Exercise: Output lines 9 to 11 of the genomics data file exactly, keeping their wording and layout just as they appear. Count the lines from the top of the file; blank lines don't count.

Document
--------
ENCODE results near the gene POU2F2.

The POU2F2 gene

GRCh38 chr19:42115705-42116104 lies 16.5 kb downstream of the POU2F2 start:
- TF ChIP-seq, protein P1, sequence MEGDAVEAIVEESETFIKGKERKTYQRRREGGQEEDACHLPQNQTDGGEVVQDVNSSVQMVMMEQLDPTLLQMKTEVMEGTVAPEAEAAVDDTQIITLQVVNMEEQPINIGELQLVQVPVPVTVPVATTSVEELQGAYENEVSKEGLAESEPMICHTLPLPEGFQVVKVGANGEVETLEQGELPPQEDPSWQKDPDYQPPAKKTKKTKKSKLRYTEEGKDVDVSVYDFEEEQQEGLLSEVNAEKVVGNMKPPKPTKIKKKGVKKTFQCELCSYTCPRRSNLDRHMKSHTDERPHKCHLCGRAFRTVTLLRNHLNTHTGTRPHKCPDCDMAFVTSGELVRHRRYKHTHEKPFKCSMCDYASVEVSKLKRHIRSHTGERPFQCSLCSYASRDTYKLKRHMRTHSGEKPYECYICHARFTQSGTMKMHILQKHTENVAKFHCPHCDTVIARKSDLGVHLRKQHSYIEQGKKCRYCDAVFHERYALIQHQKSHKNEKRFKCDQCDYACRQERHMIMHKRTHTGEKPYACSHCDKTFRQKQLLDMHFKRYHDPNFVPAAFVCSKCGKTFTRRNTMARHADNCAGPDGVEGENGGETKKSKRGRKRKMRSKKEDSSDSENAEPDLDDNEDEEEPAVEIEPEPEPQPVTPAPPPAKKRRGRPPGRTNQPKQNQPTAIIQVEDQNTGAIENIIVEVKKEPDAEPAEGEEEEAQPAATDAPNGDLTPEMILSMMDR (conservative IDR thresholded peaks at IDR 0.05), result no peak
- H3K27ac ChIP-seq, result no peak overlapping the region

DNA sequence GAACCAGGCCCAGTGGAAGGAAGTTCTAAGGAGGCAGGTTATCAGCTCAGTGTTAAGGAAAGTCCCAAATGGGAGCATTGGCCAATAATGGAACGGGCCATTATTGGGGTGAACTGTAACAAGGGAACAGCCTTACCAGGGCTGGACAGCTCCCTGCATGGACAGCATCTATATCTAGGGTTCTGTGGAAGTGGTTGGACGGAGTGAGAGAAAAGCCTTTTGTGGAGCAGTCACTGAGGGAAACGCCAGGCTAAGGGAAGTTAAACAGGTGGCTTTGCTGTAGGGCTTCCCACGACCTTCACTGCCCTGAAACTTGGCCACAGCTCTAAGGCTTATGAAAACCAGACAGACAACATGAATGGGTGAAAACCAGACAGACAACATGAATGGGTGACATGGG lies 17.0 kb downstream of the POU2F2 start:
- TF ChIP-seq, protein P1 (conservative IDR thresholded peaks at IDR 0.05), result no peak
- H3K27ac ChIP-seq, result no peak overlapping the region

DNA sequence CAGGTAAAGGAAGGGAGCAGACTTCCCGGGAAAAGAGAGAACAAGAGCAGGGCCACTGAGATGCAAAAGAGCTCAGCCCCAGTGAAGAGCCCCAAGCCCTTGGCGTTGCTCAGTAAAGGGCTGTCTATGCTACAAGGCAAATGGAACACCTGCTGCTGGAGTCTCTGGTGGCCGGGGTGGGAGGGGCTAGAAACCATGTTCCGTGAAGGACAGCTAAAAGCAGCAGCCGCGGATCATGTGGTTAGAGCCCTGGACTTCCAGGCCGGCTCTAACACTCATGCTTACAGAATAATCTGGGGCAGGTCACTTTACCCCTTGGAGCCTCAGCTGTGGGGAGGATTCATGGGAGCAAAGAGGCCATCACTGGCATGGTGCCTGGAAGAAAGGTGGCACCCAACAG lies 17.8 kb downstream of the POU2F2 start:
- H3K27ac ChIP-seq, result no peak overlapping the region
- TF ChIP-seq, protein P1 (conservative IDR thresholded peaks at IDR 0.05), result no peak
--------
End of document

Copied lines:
DNA sequence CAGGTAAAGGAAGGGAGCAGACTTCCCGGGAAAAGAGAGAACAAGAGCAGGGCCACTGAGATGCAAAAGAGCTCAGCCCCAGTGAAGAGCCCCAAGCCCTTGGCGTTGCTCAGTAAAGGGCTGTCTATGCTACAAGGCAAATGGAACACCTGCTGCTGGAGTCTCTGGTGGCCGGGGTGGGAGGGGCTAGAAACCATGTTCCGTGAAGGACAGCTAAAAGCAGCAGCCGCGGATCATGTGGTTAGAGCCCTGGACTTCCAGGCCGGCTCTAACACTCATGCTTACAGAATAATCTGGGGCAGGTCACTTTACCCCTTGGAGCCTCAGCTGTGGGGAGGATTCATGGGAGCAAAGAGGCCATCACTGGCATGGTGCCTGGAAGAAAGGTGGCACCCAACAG lies 17.8 kb downstream of the POU2F2 start:
- H3K27ac ChIP-seq, result no peak overlapping the region
- TF ChIP-seq, protein P1 (conservative IDR thresholded peaks at IDR 0.05), result no peak